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STS-51-G

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Mission Insignia

Mission Statistics
Mission:STS-51-G
Shuttle:Discovery
Launch Pad:39-A
Launch: Jun. 17,1985,7:33:00 a.m, EDT
Landing: June 24, 1985, 6:11:52 a.m. PDT, Runway 23, Edwards Air Force Base, Calif.
Duration:Seven days, one hour, 38 minutes, 52 seconds.
Orbit altitude:209 nautical miles (387 km)
Orbit inclination:28.45 degrees
Distance traveled:2,916,127 miles (4,693,051 km)
Crew photo
Front row L-R: Creighton, Brandenstein, Fabian, Back row L-R: Nagel, Lucid, Baudry, Al-Saud
Back L-R: Nagel, Lucid, Baudry, Al-Saud
Front L-R: Creighton, Brandenstein, Fabian

STS 51-G was the eighteenth flight of a Space Shuttle and the fifth flight of Discovery.

Contents

Crew

Mission parameters

Mission highlights

The Orbiter Discovery lifted off from Pad A, Launch Complex 39, KSC, at 7:33 a.m. EDT on June 17, 1985. The largest items of cargo were three communications satellites. Also flown were the deployable/retrievable Spartan 1, six Getaway Special canisters, a High Precision Tracking Experiment (HPTE) for the Strategic Defense Initiative ("Star Wars"), a materials processing furnace, and French biomedical experiments. All three communications satellites were successfully deployed and turned over to their owner-operators. Their PAM-D perigee booster motors fired and all three reached geosynchronous orbit, where they entered checkout operations. Spartan 1 was deployed and recovered. All the experiments were successfully accomplished. Discovery landed at Edwards AFB at 9:12 a.m. EDT on June 24, 1985, after a mission duration of 7 days, one hour and 39 minutes.

The crew members were Daniel C. Brandenstein, commander; John O. Creighton, pilot; Shannon W. Lucid, Steven R. Nagel, and John M. Fabian, mission specialists; and Patrick Baudry, France, and Prince Sultan Salman Al-Saud, Saudi Arabia, payload specialists. deployed were the Arabsat 1-B (Arab Satellite Communications Organization); Morelos 1 (Mexico); and Telstar 3-D (AT&T). All three utilized PAM-D booster stages to achieve geosynchronous transfer orbits after deployment from the Discovery. The latter two spacecraft are variants of the Hughes-built HS-376 series of spin- stabilized satellites. Both use the Morton Thiokol Star 48 motor to circularize the orbit and align it with the equator at apogee. Morelos 1 provides 12 channels operating in the C-band and 6 channels operating in the Ku band. It can provide educational and commercial television programs, telephone and facsimile services, and data and business transmission services to even the most remote parts of Mexico. Telstar 3-D operates in the C-band only, and has 24 working channels. Using single sideband technology, a Telstar can relay up to 86,400 two-way telephone calls. Both spacecraft are about 22 ft (6.7 m) high and 7 ft (2.1 m) wide when deployed, and have a mass of around 1,450 lb (658 kg) when operational.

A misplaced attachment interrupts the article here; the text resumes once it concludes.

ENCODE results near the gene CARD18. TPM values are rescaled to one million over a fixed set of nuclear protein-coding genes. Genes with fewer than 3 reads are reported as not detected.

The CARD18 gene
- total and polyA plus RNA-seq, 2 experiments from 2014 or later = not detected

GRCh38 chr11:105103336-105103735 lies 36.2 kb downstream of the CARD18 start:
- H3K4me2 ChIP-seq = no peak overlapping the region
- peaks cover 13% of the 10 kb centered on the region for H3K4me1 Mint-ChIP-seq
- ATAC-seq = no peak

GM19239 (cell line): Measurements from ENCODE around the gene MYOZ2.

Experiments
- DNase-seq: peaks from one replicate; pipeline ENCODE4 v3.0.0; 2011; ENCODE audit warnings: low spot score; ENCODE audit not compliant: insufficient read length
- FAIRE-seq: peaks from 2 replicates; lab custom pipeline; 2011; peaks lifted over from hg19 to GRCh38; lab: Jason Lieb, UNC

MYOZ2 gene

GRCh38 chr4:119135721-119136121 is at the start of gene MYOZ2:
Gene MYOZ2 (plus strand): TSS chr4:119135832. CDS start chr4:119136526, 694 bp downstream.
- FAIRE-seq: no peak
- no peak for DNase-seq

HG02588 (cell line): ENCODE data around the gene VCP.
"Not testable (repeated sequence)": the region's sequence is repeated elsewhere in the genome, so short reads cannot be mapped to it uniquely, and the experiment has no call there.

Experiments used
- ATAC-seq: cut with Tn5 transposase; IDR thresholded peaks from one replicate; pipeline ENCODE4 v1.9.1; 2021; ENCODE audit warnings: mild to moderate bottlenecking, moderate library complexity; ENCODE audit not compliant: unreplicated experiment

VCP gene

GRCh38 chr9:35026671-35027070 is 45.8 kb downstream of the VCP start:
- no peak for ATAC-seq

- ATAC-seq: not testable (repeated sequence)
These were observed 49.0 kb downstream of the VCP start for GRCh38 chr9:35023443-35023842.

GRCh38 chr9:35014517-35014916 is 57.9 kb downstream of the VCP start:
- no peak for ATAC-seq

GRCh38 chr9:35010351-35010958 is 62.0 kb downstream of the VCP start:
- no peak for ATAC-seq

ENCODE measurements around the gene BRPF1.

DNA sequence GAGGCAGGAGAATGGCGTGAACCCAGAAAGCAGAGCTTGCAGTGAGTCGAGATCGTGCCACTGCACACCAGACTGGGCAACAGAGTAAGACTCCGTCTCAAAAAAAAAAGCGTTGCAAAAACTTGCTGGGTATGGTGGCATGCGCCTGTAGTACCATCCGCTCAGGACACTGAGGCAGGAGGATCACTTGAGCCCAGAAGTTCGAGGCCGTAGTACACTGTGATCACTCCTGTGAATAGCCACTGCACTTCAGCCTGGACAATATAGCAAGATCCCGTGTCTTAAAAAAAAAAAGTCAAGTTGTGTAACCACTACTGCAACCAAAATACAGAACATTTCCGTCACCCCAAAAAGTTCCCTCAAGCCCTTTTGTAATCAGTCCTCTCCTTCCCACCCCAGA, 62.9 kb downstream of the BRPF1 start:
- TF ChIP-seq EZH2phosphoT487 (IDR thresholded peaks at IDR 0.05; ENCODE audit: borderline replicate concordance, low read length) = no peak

Arabsat 1 satellites are built by an international team led by Aerospatiale of France. It is a three-axis stabilized spacecraft with two deployable solar array wings, making it almost 68 ft (20.7 m) long and over 18 ft (5.5 m) wide when deployed in orbit. It weighs about 2,800 lb (1,270 kg) in its initial orbit, but some 1,490 lb (676 kg) of this is propellant. It has an onboard low-thrust motor that utilizes hydrazine and nitrogen tetroxide, and transfers from an initial elliptical to geosynchronous orbit by firing this motor. The remaining propellant is then used for station-keeping or moving over the life of the satellite.

Spartan 1 measured 126 by 42 by 48 inches (3.2 by 1.1 by 1.2 m), and weighed 2,223 lb (1,008 kg). The Spartan is a carrier, designed to be deployed from the orbiter and fly free in space before being retrieved. Spartan 1 included 300 lb (136 kg) of experiments in the field of astronomy. It was deployed and operated successfully, independent of the orbiter, before being retrieved.

The materials furnace, French biomedical experiments, and six Getaway Special experiments were all successfully performed, although the GO34 Getaway Special shut down prematurely. The Strategic Defense Initiative failed during its first try on orbit 37 because the orbiter was not at the correct attitude. It was successfully completed on orbit 64.

Three communications satellites, all attached to Payload Assist Module-D (PAM-D) motors, were deployed: MORE LOS-A, for Mexico; ARABSAT-A, for Arab Satellite Communications Organization; and TELSTAR-3D, for AT&T. Also flown: deployable/retrievable Shuttle Pointed Autonomous Research Tool for Astronomy (SPARTAN-1); six Get Away Special canisters; Strategic Defense Initiative experiment called the High Precision Tracking Experiment (HPTE); a materials processing furnace called Automated Directional Solidification Furnace (ADSF); and two French biomedical experiments.

Related articles

External links


Previous Mission:
STS-51-B
Space Shuttle program Next Mission:
STS-51-F
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